The next day Sam talks with Phillips' beneficiary, Margaret Baker (Virginia Christine), the dead man's niece, who does not believe him when he tells her that her uncle was murdered. She is adamant that he committed suicide, even though the life insurance policy has a double indemnity clause which would have paid her double.

After he learns that Stu, a banker, also owns a Luger, Sam and Anita go to the Phillips house and discover that the sheriff has chalk-marked the crime scene, indicating murder. Larry, who also happens to be there, confirms to a worried Anita that Phillips was killed by a Luger and tells Sam that Margaret eloped the night her uncle was killed.

At the Weatherby home, Sam tells Stu that Phillips was killed with a Luger, and Anita admits to her father that she has already told Sam that he owns one. However, Hilda reminds Stu that he recently gave the gun to Dr. Gerrow.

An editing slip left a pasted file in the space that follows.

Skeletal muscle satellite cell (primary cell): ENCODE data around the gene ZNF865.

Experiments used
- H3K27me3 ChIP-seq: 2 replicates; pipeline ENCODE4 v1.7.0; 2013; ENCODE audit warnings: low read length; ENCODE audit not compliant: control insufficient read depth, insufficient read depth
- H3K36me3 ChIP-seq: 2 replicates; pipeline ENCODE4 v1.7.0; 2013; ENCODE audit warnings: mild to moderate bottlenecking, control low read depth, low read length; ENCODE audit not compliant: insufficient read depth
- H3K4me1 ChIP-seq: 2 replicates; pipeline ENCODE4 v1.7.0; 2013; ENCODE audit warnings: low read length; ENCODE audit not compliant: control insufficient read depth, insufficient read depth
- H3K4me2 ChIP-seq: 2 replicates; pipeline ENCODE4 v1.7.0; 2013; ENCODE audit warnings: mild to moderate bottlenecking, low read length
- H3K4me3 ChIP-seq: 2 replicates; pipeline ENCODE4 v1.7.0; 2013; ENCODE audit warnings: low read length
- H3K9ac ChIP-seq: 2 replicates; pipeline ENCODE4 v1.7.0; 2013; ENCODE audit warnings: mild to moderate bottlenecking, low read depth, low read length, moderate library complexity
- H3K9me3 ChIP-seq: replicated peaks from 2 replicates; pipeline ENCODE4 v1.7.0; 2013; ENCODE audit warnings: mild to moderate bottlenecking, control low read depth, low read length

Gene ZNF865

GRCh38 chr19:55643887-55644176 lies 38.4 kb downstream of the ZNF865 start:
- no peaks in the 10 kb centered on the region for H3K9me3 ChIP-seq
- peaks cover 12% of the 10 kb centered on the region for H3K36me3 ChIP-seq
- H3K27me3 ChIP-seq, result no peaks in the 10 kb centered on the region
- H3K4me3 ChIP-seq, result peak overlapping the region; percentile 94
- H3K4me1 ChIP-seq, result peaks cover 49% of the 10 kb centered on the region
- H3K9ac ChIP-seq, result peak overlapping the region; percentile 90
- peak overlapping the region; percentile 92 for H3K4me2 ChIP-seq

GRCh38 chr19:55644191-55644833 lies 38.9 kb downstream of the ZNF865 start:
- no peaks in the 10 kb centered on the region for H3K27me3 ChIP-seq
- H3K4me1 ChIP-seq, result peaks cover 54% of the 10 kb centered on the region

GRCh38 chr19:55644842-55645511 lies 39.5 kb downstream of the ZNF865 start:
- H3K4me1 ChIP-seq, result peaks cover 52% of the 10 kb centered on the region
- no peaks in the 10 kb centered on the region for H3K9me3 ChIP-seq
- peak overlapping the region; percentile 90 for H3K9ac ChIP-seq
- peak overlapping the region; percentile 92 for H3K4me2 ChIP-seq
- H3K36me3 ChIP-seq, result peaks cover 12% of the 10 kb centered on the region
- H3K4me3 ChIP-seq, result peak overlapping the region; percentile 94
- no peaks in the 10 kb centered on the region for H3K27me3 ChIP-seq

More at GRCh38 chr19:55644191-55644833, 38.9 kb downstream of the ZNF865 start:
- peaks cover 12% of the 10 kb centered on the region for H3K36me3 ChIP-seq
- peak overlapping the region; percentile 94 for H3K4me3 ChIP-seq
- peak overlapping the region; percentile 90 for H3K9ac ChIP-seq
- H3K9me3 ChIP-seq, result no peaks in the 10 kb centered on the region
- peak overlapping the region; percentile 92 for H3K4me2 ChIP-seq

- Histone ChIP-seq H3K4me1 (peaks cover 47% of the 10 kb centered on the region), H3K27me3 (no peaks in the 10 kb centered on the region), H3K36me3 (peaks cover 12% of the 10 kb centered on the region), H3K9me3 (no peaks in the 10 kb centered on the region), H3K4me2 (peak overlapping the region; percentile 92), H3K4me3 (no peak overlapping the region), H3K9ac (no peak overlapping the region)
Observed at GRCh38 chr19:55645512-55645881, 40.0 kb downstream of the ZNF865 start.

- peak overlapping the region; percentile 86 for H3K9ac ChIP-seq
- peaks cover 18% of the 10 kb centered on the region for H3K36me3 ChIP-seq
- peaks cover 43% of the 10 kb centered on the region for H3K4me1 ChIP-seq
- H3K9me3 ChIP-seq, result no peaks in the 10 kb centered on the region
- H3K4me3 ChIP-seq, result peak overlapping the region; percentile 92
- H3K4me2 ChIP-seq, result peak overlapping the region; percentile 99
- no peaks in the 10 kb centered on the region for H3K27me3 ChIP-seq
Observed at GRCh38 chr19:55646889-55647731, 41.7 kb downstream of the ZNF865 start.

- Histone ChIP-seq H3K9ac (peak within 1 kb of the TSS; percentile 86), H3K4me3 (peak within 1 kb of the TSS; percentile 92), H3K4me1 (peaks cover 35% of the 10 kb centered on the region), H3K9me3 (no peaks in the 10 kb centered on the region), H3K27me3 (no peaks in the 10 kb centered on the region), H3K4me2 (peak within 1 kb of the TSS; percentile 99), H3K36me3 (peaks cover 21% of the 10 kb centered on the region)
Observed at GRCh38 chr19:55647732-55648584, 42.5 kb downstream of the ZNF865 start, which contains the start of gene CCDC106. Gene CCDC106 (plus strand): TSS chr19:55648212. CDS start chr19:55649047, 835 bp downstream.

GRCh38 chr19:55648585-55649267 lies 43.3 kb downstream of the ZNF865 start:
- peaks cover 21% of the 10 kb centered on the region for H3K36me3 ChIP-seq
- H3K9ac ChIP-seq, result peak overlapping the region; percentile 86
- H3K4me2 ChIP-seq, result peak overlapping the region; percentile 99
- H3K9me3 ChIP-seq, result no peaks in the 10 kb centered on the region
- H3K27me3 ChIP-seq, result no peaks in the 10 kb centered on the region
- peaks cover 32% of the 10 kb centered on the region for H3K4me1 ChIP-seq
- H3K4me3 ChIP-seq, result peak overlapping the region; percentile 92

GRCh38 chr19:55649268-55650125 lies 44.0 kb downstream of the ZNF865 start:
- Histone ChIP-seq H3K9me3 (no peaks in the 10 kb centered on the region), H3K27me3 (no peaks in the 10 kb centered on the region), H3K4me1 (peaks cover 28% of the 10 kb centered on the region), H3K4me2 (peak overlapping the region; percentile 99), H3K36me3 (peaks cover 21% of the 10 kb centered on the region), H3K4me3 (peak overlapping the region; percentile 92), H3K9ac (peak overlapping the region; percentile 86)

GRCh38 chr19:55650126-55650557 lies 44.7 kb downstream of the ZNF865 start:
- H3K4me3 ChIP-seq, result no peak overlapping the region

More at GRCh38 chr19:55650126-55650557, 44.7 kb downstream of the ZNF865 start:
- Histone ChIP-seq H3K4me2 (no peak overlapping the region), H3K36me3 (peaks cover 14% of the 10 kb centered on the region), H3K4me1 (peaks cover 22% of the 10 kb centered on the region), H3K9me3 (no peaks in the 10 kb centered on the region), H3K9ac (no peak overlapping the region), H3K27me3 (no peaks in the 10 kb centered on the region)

Stu pays tribute to the dead doctor at the Christmas tree lighting ceremony.

Later, Sam and the Weatherbys attend the lighting of the town's Christmas tree in the town square, at which the much-loved Dr. Gerrow is scheduled to officiate. However, news arrives that the doctor died of a heart attack earlier in the evening. Stu pays a warm tribute to him before he lights the tree.

Back at the house, Anita finds that Cathie has been reading her diary, which she has hidden under the corner of her bed. While looking for a  new hiding place, Anita finds the gun her father had supposedly given away.

When Sam interrogates Margaret's husband Frank (Russell Armes), he learns that Phillips did not approve of Frank, prompting Sam to suggest that Frank killed him. However, Margaret points out to Sam that her uncle summoned Larry to throw Frank out and that Larry was there when they both left to get married.